For motorsport enthusiasts the month of January is synonymous with only one thing: The Dakar Rally. The 2015 race promises to live up to the legend created by the 35 previous editions of what has become one of our planet’s most iconic motorsport events. As in 2012, 2013 and 2014, the Imperial Toyota South Africa Dakar Team will be there for the start, fielding the best race Toyota Hilux yet.
“We are very pleased with the latest evolution of our proven Toyota Hilux Dakar bakkie. This is the third generation of the vehicle which came third in its first year on the Dakar. And most importantly, the drivers are just as happy with it as I am,” says Team Principal Glyn Hall. The driver line-up for 2015 is unchanged from the last Dakar: Giniel De Villiers, who won the event in 2009, will again spearhead Toyota Imperial South Africa Dakar Team’s attack. This will be De Villiers’ 12th year of participation in the rally.
Beside him in the car is long-time navigator Dirk Von Zitzewitz (Germany), who is himself a veteran of 14 Dakar Rallies. Leeroy Poulter and navigator Rob Howie will again be in action in the second Toyota Imperial Hilux. The pair made their mark early in the 2014 race when they set the third-fastest time on Stage 3, finishing in 33rd position overall after the 13 stages that made up the race.
The new Toyota Imperial Hilux is issentially an evolution rather than a complete redesign. As such it has built on the strengths of the preceeding versions, though visually the 2015 vehicle may represent the biggest change yet. Immediately evident is that the spare wheels have been relocated from the back of the car.
One wheel now fits under the cockpit, with one each mounted on the sides behind the doors. This has shifted the significant mass (120 kg) of the wheels to an area within the axles, and also lowered the center of gravity as a result. “You can really feel a massive difference. The new bakkie is much faster through twisty sections, and we’ve also worked a lot on the suspension to make it land better after jumps,” says Dakar veteran Giniel De Villiers.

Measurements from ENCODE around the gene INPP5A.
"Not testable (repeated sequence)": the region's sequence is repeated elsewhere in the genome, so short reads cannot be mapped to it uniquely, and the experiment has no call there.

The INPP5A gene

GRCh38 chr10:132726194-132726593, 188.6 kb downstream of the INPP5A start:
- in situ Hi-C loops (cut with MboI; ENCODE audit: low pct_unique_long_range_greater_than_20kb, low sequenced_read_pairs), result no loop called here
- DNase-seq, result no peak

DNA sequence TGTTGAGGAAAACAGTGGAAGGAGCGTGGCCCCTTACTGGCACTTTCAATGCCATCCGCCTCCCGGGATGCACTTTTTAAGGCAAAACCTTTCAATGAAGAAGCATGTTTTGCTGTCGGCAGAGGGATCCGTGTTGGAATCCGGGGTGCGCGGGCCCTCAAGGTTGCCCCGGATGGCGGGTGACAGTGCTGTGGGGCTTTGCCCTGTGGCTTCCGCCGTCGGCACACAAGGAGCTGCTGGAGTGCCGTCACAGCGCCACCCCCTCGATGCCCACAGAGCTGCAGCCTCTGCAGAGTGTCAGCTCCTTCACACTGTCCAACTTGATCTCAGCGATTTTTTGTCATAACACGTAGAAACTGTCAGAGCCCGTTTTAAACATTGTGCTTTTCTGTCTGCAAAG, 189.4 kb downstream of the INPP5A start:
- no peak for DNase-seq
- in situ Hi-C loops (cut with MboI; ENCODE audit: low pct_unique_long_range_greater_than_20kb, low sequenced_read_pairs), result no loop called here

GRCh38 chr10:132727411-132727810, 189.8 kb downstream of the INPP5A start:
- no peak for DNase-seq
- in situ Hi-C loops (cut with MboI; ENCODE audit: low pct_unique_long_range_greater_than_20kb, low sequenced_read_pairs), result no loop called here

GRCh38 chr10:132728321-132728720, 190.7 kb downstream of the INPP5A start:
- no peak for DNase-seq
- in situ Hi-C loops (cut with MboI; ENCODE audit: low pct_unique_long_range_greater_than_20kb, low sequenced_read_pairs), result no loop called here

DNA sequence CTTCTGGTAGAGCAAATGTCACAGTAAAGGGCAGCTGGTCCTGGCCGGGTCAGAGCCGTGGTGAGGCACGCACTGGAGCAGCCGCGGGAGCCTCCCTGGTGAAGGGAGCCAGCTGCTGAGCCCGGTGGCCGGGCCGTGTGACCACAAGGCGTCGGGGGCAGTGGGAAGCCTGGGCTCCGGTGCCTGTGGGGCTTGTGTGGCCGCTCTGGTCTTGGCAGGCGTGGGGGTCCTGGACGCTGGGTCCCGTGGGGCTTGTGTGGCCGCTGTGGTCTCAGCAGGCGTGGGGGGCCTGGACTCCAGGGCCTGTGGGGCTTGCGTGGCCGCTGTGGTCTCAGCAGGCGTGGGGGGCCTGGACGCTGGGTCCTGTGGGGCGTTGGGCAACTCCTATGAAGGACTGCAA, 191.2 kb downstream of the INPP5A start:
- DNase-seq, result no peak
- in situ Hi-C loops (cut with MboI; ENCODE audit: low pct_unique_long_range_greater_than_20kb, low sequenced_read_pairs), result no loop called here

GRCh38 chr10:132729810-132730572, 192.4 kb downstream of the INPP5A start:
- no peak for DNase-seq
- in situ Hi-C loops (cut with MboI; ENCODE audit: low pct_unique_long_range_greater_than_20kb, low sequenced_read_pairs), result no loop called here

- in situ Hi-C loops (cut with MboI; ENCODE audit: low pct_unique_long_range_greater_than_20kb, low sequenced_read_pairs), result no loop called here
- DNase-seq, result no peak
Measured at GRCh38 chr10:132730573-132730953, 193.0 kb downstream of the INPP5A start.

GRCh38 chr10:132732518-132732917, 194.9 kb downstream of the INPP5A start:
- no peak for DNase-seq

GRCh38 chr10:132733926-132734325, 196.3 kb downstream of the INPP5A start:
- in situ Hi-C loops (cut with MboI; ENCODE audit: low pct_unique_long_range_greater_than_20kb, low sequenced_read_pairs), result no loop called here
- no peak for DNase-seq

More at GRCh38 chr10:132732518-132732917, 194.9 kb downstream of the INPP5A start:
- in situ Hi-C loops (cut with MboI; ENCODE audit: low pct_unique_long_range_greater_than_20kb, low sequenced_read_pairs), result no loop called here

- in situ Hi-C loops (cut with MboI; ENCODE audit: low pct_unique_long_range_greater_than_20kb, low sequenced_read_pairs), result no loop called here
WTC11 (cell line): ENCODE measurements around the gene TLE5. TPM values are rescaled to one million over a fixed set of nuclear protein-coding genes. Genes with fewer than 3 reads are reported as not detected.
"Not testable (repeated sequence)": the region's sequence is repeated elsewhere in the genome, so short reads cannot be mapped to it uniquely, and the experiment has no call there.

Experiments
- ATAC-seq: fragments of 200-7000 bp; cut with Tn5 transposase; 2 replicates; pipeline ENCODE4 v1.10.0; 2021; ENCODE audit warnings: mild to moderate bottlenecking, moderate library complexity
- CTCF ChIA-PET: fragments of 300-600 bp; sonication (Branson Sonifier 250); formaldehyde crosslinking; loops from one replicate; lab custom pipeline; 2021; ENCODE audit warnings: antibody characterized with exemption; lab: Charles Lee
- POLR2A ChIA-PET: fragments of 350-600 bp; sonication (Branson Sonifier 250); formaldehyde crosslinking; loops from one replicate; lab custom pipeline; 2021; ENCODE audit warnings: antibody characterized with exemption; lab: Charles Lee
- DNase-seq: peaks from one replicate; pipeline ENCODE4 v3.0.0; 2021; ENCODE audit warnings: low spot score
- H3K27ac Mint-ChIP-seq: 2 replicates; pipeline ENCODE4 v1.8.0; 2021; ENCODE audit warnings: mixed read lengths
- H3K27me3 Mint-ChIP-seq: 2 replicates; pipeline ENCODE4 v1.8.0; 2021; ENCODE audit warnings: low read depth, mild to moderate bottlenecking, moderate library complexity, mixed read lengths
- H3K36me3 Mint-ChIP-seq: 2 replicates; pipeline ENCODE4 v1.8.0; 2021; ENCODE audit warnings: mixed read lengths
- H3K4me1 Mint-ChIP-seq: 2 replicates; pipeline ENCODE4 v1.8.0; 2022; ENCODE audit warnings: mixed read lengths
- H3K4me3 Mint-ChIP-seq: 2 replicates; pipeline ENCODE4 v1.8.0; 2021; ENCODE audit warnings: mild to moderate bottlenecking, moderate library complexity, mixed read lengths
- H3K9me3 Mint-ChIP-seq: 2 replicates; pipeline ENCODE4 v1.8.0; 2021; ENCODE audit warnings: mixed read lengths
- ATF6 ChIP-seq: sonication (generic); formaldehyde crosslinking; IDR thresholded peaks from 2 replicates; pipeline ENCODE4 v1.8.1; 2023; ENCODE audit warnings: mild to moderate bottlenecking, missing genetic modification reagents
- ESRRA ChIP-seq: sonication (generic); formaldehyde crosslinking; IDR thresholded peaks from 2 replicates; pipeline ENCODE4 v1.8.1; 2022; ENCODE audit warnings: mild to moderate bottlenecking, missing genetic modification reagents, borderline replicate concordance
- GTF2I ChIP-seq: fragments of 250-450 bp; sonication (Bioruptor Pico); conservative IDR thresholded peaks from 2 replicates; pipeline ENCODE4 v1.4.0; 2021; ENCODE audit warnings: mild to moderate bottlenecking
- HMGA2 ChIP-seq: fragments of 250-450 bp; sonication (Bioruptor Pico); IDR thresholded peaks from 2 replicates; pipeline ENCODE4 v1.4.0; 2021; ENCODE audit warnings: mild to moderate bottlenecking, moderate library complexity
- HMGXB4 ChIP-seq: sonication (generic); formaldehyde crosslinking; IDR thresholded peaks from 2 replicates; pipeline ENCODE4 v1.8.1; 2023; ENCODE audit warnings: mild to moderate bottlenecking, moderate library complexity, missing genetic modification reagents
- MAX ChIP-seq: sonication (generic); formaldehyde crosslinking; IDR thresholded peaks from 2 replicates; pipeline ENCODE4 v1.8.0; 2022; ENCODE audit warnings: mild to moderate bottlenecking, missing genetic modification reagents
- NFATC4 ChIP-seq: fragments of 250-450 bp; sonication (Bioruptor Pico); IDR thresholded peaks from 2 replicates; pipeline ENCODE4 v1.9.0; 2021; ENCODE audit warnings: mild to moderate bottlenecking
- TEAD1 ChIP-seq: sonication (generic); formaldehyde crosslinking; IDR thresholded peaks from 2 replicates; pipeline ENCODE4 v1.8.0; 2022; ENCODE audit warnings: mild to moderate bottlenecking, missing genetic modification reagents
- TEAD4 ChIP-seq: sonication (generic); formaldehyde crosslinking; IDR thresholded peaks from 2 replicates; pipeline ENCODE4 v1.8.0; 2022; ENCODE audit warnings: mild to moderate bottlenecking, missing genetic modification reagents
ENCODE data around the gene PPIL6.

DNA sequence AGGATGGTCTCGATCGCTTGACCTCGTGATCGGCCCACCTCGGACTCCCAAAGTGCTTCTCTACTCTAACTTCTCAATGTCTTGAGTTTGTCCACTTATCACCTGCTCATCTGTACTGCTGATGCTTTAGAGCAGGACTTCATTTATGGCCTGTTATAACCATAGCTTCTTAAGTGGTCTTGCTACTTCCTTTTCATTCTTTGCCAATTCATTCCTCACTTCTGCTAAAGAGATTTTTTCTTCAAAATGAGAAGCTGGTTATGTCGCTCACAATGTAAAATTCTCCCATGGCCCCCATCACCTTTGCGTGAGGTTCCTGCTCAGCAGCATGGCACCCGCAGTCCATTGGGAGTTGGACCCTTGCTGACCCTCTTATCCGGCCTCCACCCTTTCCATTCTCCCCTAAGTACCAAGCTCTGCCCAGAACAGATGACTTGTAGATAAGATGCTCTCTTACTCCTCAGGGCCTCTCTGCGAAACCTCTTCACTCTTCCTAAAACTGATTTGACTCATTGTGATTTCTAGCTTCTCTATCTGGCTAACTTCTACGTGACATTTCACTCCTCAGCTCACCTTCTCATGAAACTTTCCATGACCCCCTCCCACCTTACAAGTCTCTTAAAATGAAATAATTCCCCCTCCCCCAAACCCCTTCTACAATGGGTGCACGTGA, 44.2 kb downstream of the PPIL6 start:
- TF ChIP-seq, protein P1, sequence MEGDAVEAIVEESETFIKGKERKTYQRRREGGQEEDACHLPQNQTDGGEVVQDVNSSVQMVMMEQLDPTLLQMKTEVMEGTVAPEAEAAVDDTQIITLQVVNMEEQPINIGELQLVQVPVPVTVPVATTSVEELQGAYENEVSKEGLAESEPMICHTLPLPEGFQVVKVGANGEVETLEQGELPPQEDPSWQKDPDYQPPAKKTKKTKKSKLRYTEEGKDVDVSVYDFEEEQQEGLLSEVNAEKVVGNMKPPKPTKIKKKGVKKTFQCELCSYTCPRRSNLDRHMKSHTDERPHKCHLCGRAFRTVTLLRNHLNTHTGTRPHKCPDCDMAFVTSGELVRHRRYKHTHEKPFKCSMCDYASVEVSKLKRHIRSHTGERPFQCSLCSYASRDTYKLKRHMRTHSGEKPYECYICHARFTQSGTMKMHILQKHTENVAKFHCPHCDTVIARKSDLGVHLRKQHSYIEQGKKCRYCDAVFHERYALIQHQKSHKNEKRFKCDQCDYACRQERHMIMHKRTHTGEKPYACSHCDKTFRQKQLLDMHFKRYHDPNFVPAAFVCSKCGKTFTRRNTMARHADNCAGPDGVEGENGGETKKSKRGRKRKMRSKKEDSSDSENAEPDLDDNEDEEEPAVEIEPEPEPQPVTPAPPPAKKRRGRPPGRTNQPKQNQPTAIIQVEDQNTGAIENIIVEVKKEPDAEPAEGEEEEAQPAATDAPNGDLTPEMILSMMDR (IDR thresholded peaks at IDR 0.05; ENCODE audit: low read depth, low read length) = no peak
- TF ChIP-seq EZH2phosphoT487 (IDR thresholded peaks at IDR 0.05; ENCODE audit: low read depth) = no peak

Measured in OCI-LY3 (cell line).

The change in layout came largely thanks to new regulations, which allow the Toyota Imperial Hilux to be 60 kg lighter than before. In order to fully capitalise on this reduction in weight, the team decided to also maximise weight distribution for better handling and balance. In addition to the weight saving, the regulations now also allow for a slightly larger air restrictor.
This was done in an effort to level the playing field for the various different engine types that essentially compete in the same class – notably the turbo diesels that suffer less at high altitudes and in thick sand than the normally aspirated petrol engines, such as the motor used in the Toyota Imperial Hilux, do. At the same time, the new Imperial Toyota Hilux features a fully South African-developed suspension system, a new air conditioning system and many other refinements to the original race bakkie. All of this will be put to the test when Dakar 2015 gets under way in Buenos Aires, Argentina, on 4 January 2015.
Next year’s route consists of a trans-continental loop, which visits Chile and Bolivia, before returning to Argentina for the finish back in Buenos Aires on 17 January. The Toyota Imperial South Africa Dakar Team will not be the only team fielding South African-developed Toyota Hilux race vehicles. As in the past, the South African team will receive logistical and infrastructure support from Belgian outfit Team Overdrive on the event. Team Overdrive also support a host of other Toyota Hilux competitors, including accomplished drivers such as Lucio Alvarez (Argentina), Bernhard Ten Brinke (Netherlands) and Yazeed Alrajhi (Saudi Arabia).
The two South African Toyota Hilux race vehicles depart for Argentina on 15 December.